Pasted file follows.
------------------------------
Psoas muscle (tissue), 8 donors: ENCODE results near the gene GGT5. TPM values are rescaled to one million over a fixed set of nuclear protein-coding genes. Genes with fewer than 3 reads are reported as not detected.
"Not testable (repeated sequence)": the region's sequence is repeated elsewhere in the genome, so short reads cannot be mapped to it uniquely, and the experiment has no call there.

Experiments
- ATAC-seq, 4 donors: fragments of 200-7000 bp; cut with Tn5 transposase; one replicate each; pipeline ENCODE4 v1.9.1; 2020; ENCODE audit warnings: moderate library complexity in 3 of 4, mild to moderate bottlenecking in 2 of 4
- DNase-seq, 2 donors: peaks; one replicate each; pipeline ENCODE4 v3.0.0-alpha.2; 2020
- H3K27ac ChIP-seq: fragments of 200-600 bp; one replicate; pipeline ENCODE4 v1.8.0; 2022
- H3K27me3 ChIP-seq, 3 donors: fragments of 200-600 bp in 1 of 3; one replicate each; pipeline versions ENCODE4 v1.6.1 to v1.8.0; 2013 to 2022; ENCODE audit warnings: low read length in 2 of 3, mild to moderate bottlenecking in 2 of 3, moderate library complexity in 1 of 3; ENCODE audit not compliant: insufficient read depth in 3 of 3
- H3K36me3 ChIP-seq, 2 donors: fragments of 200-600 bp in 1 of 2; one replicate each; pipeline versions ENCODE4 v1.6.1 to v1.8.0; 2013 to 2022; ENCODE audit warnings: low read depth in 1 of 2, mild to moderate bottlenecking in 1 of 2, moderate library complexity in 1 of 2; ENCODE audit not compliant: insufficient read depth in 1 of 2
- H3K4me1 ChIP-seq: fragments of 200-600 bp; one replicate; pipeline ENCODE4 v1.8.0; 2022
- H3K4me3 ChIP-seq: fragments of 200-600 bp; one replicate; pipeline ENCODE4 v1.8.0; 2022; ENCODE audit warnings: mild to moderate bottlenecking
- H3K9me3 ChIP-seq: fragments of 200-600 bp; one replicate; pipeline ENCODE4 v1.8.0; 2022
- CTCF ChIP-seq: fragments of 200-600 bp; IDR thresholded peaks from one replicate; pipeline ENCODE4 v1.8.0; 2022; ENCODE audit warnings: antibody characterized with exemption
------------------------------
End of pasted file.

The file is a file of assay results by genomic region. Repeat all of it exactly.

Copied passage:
Psoas muscle (tissue), 8 donors: ENCODE results near the gene GGT5. TPM values are rescaled to one million over a fixed set of nuclear protein-coding genes. Genes with fewer than 3 reads are reported as not detected.
"Not testable (repeated sequence)": the region's sequence is repeated elsewhere in the genome, so short reads cannot be mapped to it uniquely, and the experiment has no call there.

Experiments
- ATAC-seq, 4 donors: fragments of 200-7000 bp; cut with Tn5 transposase; one replicate each; pipeline ENCODE4 v1.9.1; 2020; ENCODE audit warnings: moderate library complexity in 3 of 4, mild to moderate bottlenecking in 2 of 4
- DNase-seq, 2 donors: peaks; one replicate each; pipeline ENCODE4 v3.0.0-alpha.2; 2020
- H3K27ac ChIP-seq: fragments of 200-600 bp; one replicate; pipeline ENCODE4 v1.8.0; 2022
- H3K27me3 ChIP-seq, 3 donors: fragments of 200-600 bp in 1 of 3; one replicate each; pipeline versions ENCODE4 v1.6.1 to v1.8.0; 2013 to 2022; ENCODE audit warnings: low read length in 2 of 3, mild to moderate bottlenecking in 2 of 3, moderate library complexity in 1 of 3; ENCODE audit not compliant: insufficient read depth in 3 of 3
- H3K36me3 ChIP-seq, 2 donors: fragments of 200-600 bp in 1 of 2; one replicate each; pipeline versions ENCODE4 v1.6.1 to v1.8.0; 2013 to 2022; ENCODE audit warnings: low read depth in 1 of 2, mild to moderate bottlenecking in 1 of 2, moderate library complexity in 1 of 2; ENCODE audit not compliant: insufficient read depth in 1 of 2
- H3K4me1 ChIP-seq: fragments of 200-600 bp; one replicate; pipeline ENCODE4 v1.8.0; 2022
- H3K4me3 ChIP-seq: fragments of 200-600 bp; one replicate; pipeline ENCODE4 v1.8.0; 2022; ENCODE audit warnings: mild to moderate bottlenecking
- H3K9me3 ChIP-seq: fragments of 200-600 bp; one replicate; pipeline ENCODE4 v1.8.0; 2022
- CTCF ChIP-seq: fragments of 200-600 bp; IDR thresholded peaks from one replicate; pipeline ENCODE4 v1.8.0; 2022; ENCODE audit warnings: antibody characterized with exemption